"Dost thou attend me? ... Thou attendst not. ...I pray thee, mark me. ... Dost thou hear," Prospero repeatedly inveighs to his daughter Miranda in retelling his story of usurpation and exile from Milan in Act I, scene ii of The Tempest. Never were these pleadings more necessary than at the Pulse Ensemble Theater's new outdoor production. In Pulse's open-air setting-a 42nd Street courtyard just one block from the exit to the Lincoln Tunnel-actors competed for audibility against car horns, passing sirens, the rumblings of cross-town busses, and even Forbidden Broadway audiences entering and leaving the Douglas Fairbanks Theater just a few feet away. Though the company astoundingly labels this venue "the most intimate outdoor theatre in the world," it felt as if all the goodly creatures of Manhattan had invaded Prospero's island.
The distractions were much more than just a minor annoyance. The Tempest-a work Shakespeare situates just beyond the edge of the known world-ranges dramatically from thunderous storm to complete serenity and isolation, from drunken revelry to the most intimate of familial and romantic tête-à-têtes. But this version flattened the play's contrasts, and captured none of its delicate, tragicomic beauty. Because of the unfortunate necessity to keep the volume turned up high, the production felt brash and unsubtle at virtually every moment.
Design elements failed to provide the sorely needed additional clarity. Roger Hanna's set-an odd assortment of platforms, shrubbery, scaffolding, and a long elevated gangplank-utilized many different levels of the available space, but ultimately conveyed no distinctions between ship and shore, or between Propsero's domain and the more remote corners of the island from which seditious plots are hatched against the sorcerer. Lighting (designed by Zhanna Gurvich) was limited mostly to general washes, with a follow-spot and a disco ball used for occasional effects; the magic and fantasy of The Tempest could have supported much more creative illumination. Terry Leong's costumes tried to combine Elizabethan dress for the Milanese characters; and Joseph Pehrson's original music and Louis Lopardi's sound effects were more modern and bizarre. The total effect of all these technical elements left audiences even more out to sea than the castaways.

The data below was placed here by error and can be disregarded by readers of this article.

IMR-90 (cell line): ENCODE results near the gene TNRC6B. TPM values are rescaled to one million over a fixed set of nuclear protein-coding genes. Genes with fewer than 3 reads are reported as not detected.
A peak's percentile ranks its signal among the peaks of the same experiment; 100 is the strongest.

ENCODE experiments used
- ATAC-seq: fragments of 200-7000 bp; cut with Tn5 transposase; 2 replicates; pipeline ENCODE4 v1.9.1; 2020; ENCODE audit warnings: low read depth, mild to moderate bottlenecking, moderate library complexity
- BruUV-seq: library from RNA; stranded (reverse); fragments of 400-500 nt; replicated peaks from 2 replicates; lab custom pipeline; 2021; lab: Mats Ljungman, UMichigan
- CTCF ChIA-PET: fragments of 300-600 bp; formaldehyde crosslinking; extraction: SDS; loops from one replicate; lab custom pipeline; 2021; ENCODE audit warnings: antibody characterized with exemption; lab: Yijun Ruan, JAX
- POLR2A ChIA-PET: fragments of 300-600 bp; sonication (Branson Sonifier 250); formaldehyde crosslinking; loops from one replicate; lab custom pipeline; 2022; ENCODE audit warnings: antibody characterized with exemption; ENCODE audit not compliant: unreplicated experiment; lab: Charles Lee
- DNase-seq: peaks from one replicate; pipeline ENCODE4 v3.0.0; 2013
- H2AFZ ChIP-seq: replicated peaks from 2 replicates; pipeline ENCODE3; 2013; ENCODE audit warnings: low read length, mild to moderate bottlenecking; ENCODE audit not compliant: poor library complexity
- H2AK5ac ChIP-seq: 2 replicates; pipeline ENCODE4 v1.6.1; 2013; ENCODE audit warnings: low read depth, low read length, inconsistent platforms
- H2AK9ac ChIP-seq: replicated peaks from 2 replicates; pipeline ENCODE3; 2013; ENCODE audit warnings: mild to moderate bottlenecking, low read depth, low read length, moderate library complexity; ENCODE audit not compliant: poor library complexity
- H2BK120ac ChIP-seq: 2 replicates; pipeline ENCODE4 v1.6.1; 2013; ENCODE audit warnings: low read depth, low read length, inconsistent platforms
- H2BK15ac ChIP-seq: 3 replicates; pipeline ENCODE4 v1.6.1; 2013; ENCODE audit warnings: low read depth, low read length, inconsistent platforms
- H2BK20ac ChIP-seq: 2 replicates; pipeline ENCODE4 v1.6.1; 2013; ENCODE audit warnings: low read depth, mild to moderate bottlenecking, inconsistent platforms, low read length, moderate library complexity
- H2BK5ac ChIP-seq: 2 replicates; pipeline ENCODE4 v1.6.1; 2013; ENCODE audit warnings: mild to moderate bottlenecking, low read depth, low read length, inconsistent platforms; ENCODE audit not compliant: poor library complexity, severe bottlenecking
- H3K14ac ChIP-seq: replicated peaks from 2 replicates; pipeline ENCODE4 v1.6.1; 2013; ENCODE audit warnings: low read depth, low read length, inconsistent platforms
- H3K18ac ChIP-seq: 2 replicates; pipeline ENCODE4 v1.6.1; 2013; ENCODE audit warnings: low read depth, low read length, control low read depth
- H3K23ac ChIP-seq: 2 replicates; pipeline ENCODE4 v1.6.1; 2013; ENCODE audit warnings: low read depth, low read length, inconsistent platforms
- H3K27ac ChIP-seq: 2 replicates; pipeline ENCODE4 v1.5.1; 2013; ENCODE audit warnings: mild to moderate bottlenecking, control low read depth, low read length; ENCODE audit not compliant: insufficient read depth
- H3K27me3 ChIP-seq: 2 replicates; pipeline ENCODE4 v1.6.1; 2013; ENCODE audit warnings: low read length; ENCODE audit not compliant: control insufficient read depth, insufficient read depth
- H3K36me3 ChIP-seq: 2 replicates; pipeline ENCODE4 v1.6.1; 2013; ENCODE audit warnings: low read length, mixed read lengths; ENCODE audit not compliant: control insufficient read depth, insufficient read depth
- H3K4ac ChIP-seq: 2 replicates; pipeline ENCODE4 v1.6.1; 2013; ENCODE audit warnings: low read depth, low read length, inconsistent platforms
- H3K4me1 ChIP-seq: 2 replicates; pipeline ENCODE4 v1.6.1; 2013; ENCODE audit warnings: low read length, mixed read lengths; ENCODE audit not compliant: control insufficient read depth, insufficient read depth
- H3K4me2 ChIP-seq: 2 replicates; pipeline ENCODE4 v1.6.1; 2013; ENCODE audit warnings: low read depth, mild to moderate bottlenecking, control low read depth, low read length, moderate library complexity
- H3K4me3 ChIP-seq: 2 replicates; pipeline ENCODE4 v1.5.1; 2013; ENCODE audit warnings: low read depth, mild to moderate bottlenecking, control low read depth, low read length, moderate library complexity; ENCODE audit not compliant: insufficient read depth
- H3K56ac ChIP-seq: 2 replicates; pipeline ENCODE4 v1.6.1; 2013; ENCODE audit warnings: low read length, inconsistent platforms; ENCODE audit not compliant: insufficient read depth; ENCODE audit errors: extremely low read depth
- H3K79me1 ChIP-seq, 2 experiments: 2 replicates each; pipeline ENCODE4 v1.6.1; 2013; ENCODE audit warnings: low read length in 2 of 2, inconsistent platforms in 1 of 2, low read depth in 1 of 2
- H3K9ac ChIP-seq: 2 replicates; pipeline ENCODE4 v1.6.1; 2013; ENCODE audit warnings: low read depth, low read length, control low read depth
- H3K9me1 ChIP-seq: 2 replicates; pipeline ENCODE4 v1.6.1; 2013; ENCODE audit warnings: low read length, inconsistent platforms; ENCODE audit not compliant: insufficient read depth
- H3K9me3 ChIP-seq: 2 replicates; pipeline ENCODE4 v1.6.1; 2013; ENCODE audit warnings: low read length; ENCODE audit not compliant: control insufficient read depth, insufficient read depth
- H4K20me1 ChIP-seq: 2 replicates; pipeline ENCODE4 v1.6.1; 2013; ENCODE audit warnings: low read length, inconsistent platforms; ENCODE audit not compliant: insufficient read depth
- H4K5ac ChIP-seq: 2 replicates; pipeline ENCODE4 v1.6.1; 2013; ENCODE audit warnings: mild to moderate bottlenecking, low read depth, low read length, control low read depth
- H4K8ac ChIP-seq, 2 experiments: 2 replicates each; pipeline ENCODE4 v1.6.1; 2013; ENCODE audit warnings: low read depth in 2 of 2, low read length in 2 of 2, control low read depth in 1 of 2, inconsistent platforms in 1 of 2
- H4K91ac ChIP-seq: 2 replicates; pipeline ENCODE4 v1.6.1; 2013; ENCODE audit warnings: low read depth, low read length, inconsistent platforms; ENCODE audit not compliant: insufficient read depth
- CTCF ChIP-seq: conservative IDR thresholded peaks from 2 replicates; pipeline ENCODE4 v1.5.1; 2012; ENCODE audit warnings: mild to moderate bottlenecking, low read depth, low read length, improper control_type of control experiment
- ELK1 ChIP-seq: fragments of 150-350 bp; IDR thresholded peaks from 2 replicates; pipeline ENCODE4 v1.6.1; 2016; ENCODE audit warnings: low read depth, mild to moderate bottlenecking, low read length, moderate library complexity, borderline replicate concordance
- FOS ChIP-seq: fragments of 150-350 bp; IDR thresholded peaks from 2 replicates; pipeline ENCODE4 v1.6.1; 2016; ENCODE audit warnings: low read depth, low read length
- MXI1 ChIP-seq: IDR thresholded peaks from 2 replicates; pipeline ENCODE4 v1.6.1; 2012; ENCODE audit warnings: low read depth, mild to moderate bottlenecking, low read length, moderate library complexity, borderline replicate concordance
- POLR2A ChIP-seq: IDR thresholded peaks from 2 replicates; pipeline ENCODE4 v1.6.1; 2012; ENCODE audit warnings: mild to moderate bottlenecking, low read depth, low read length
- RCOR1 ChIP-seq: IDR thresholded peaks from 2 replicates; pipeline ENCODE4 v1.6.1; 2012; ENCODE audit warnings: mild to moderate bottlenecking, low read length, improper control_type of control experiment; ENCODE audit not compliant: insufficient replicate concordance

From the cast, Damian Buzzerio (Prospero), Nalina Mann (Miranda) and Sandy York (Ariel) gave promising hints of possessing the sensitivity and range needed to make Shakespeare's enchanting language come alive. The rest of the company marched through their lines without nearly as much variety, passion or flair. All in all, in this twelfth year of the Pulse Ensemble Theatre's Outdoor Shakespeare productions, director Alexa Kelly (also the group's Managing Artistic Director) and her company seemed still to be struggling with the challenges of their venue, and to be losing the struggle. Sure, watching Shakespeare under the open skies can be pleasant; but not when it comes at the expense of the play itself.
Also featuring Erik Baker, Megan Bienstock, Mark J. Cirnigliaro, Amy Dickenson, Frank Episale, James J. Glenn, Ron Nahass, Linda Past, Roland Sands, Sarah Scott, Glenn Stoops, Kurt Uy, Joe Verciglio, and Elaina Wahl.
Lighting 1/Sound: 0
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Copyright 2001 Jonathan Shandell